Games are a great way to teach or reenforce  math learning, especially in young children. Playing games promotes motivation, positive attitudes towards mathematical concepts, and gets your kids learning without even knowing it!

Uno

Learning math through games -UNO!We started playing this one pretty young. Little Sister was able to play along (albeit not skillfully!) with the family when she was three. She didn’t quite recognize all her numbers yet, but she was quick to pick them up while playing. Uno is fun way to practice colours, numbers, and matching!

 

 

 

 

 

 

Math Bingo

Learning math through games - Math Bingo!

This game can be easily modified to suit the ages and skill levels of your students. We started out playing this game just by calling out the numbers – the youngest players need help recognizing the numbers over 10, but this gives them lots of practice. Then you can move on to addition and subtraction Bingo, and multiplication and division.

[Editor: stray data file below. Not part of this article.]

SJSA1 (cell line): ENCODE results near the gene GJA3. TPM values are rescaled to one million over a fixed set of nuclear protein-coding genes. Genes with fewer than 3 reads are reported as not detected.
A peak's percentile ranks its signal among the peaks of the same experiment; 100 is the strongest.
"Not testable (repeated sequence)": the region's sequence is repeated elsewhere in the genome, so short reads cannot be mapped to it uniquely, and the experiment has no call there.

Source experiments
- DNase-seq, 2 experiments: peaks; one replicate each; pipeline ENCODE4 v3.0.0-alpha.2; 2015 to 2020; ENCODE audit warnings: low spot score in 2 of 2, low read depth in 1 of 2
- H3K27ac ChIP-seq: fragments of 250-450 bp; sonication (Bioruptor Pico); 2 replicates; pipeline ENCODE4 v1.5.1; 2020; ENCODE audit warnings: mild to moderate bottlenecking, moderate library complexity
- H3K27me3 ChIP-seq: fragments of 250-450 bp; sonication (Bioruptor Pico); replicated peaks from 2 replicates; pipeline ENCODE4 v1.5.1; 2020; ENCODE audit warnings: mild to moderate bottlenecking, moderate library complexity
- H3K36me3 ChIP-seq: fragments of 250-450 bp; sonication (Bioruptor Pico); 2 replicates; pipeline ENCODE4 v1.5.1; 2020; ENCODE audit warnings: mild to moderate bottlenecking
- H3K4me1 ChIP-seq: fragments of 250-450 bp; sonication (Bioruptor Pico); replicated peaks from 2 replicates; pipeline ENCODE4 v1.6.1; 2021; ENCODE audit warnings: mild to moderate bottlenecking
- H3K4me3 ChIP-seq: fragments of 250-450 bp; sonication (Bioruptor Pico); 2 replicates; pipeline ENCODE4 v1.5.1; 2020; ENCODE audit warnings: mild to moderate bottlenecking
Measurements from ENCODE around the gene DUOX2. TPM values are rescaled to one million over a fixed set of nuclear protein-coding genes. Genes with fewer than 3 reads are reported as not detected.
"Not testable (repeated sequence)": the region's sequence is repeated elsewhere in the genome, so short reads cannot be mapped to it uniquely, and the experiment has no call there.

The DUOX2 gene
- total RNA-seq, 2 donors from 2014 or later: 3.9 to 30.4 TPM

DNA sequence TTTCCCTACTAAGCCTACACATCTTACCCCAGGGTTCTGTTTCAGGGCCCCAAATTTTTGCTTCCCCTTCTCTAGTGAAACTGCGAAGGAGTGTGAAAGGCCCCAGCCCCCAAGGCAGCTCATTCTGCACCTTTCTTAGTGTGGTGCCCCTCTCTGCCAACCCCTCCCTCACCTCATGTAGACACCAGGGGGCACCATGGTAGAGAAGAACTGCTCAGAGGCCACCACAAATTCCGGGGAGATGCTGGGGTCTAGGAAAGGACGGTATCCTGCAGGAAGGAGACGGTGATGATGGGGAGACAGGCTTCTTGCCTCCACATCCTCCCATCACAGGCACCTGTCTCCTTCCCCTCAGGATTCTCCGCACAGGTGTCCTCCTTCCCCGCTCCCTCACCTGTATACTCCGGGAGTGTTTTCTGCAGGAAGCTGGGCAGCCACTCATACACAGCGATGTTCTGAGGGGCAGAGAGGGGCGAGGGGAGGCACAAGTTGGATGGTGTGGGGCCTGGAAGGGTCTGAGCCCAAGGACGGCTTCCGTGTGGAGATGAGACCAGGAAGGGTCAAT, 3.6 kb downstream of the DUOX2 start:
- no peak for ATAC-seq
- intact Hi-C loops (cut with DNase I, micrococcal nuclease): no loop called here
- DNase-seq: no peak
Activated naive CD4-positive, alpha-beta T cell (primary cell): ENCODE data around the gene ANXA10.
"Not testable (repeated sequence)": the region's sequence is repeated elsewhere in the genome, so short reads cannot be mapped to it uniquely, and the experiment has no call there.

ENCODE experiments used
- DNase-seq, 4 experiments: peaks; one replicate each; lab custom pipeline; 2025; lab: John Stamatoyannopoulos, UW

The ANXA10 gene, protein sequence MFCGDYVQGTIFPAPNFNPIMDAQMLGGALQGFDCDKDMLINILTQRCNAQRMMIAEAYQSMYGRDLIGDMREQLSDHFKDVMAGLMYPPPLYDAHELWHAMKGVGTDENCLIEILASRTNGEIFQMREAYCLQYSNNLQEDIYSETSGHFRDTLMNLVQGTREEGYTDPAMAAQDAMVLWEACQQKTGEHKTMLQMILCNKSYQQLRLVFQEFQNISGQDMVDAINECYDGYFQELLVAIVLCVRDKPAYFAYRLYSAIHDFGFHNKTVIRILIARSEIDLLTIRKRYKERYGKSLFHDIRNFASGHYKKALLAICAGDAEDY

Pattern Blocks

Pattern blocks are a fun way to explore patterning, symmetry, geometry, shape recognition, and critical thinking. It’s also a great way to keep preschoolers busy while older siblings are working with mama!

 

 

 

Dice Games

Learning math through games - Dice Colour By Number!

 

My kids have loved playing dice colour by number games. They have enjoyed seeing which number they roll the most frequently with this balloon printable (exploring probability) and most lately, they’ve been colouring these turkey colour by number pages.  These dice addition printables have been invaluable in helping my oldest work on her addition facts.

 

 

Number Guess

Learning math through games - Number Guess!

This game requires a simple number line (1-10 or 1-20) and some game chips. I pick a number, and the kids take turns guessing a number. I answer with “higher” or “lower” and they cover all the numbers that they know the answer can’t be. Whoever guesses their number first, wins! It’s a quick, fun little game that helps preschoolers with number recognition and order, and young elementary kids with critical thinking (how to eliminate the most numbers quickly). I usually pick a different number for each child, so they aren’t trying to solve for the same answer. They really enjoy taking a turn as the “picker” and having mommy guess!

Classically Homeschooling